The computer's memory map uses certain memory addresses for selected tasks and hardware allocation. The I/O addresses are in hexadecimal format (Sweet, 2005).
The manual pages for ioperm(2), iopl(2), and the other macros give further details of their use.
IRQ's (Interrupt Request) Lines
IRQ is an asynchronous signal sent to microprocessor to advertise completion of a task. IRQ's are the direct access path from hardware and other peripherals to the main computer (CPU) and allow devices linked to the computer to signal the CPU to request CPU time. Three IRQ’s (of the 16) are dedicated to the main system board as the system timer, keyboard, and memory parity error signal (Tackett, 1998; Minnich, 2000).
The parallel port
The parallel port's base address is the I/O address. This is generally (although not always) 0x3bc for /dev/lp0, 0x378 for /dev/lp1, and 0x278 for /dev/lp2. Extended bidirectional mode, ECP/EPP modes and the IEEE 1284 standard in general treat this somewhat differently leaving programmers to write a kernel driver if they need to include ECP/EPP printer modes (Frisch, AEleen, 1995).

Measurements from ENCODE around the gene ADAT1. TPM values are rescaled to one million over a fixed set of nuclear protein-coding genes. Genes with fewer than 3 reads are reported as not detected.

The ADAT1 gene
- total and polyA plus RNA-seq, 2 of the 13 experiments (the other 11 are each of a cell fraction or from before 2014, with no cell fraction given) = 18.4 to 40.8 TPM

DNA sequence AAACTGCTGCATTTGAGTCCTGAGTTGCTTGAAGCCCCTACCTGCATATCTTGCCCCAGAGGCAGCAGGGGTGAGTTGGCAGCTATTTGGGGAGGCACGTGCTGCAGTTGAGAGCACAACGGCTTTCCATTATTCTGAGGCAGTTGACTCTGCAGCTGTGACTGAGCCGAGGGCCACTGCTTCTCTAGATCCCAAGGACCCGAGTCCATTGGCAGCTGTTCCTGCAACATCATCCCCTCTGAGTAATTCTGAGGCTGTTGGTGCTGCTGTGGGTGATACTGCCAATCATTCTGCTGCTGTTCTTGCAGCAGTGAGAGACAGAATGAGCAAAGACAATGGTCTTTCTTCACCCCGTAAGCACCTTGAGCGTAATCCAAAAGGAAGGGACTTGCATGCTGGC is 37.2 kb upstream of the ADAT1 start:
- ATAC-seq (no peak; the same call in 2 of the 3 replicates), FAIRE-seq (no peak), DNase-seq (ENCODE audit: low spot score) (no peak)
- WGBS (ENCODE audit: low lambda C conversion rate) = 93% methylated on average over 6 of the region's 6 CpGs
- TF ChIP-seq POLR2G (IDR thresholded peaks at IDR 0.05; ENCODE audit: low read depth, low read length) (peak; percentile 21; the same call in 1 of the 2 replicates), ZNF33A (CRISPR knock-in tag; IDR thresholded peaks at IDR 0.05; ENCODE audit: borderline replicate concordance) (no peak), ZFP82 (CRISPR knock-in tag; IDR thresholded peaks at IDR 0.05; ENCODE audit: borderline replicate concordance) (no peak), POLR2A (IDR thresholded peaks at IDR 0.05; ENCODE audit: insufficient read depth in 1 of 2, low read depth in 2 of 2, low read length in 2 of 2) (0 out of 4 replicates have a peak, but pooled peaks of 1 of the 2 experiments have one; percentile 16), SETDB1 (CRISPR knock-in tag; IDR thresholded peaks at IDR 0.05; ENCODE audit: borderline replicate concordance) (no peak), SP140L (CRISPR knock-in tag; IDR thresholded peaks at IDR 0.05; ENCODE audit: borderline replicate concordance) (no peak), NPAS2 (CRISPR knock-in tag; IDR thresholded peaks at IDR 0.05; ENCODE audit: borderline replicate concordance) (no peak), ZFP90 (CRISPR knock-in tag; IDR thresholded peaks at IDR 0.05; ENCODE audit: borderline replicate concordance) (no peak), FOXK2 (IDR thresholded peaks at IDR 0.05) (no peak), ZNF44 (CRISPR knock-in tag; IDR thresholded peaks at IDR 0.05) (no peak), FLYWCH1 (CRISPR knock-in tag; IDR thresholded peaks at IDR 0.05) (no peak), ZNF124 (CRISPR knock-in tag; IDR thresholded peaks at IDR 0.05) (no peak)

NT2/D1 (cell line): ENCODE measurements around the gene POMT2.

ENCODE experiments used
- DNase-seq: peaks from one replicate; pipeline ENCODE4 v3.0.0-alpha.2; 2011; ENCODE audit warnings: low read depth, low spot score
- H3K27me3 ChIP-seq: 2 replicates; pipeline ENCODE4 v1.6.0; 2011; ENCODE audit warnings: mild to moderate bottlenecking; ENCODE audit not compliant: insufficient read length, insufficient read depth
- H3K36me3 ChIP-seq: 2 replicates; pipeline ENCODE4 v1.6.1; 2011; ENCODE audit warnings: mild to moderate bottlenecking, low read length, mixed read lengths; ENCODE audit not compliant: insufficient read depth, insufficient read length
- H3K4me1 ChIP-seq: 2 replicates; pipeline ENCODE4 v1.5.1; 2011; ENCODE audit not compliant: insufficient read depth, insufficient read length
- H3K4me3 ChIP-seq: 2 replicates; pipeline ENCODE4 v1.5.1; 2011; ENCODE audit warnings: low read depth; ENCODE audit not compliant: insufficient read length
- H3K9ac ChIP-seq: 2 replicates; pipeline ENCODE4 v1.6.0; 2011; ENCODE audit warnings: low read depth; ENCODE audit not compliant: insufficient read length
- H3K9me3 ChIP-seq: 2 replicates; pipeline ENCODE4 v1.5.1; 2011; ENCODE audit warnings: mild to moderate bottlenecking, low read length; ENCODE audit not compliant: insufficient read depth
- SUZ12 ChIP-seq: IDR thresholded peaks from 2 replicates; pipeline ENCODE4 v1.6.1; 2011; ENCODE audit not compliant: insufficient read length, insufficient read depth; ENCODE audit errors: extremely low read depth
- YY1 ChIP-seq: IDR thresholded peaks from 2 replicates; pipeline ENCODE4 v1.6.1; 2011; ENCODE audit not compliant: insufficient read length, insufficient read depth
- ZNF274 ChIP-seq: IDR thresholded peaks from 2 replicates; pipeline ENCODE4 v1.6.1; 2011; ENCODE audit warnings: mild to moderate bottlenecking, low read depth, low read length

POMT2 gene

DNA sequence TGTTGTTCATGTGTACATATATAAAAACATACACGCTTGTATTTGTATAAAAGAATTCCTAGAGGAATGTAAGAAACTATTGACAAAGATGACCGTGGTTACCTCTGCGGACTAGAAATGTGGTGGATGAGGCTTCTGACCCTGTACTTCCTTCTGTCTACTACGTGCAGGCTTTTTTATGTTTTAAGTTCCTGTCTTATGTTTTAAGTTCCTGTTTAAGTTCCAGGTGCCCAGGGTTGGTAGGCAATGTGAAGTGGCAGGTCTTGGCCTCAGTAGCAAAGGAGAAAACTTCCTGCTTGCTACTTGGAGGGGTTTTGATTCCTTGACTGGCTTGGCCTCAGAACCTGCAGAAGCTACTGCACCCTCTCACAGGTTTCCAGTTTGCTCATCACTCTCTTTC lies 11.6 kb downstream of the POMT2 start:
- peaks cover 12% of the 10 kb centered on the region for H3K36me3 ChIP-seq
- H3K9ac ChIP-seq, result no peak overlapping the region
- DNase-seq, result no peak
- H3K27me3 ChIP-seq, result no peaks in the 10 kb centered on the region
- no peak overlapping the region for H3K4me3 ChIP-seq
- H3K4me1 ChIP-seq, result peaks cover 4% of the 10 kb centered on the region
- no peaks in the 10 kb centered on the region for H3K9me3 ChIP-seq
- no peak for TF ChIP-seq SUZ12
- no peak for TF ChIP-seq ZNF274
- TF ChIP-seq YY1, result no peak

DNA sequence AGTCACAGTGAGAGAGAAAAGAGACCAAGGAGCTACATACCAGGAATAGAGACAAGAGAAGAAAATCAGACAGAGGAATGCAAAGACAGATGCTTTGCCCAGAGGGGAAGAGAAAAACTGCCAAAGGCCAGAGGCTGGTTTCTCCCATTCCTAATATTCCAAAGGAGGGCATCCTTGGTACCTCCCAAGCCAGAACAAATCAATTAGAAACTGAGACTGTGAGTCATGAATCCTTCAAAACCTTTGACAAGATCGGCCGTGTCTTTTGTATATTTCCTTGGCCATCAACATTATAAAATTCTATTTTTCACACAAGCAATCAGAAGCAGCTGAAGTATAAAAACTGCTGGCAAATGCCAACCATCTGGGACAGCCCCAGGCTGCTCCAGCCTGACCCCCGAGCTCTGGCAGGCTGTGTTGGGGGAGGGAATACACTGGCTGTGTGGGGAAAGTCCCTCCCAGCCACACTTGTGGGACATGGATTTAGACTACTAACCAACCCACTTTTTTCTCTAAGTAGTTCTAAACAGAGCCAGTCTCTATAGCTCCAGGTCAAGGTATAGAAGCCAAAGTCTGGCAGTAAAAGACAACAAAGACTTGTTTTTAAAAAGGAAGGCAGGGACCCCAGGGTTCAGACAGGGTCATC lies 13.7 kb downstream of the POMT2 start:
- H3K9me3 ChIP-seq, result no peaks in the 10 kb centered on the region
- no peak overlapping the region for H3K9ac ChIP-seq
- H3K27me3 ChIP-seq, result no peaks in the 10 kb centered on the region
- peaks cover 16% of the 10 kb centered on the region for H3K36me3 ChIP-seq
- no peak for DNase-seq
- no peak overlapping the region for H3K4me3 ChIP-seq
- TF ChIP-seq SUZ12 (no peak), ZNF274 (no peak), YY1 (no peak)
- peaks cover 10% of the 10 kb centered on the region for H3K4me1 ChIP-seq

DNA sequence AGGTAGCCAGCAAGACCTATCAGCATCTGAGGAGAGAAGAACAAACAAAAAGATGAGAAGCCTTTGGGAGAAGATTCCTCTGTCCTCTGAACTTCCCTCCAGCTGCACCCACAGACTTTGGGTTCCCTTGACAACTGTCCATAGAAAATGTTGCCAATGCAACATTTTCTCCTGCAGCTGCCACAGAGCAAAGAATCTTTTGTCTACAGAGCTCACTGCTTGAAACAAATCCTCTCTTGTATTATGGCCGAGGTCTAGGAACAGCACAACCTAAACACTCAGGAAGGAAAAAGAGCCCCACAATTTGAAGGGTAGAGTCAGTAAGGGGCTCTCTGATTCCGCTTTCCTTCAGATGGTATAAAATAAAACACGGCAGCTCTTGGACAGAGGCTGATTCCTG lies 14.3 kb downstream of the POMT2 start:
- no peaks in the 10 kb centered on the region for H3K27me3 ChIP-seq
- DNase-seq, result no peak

RS-232 is the (most common/general) serial port protocol. Standard Linux serial drivers are adequate for nearly all applications. The IRQ and I/O are used by Linux in the Kernel mode to communicate with the serial ports. As the Serial port protocol and drivers are defined by Linux in User mode, it is unlikely that direct calls would need to be made to them.
A system call is made when access an I/O device or a file (like read or write) is required (Doell, 1994).
Network I/O is unpredictable (Loukides, 1992); traffic flows are rarely synchronous or consistent leading the system to sort multiple I/O requests efficiently. IRQ are used by the system to allocate CPU time to the various input streams. I/O is used to match up the byte and create words.
 Fraser et al (2004)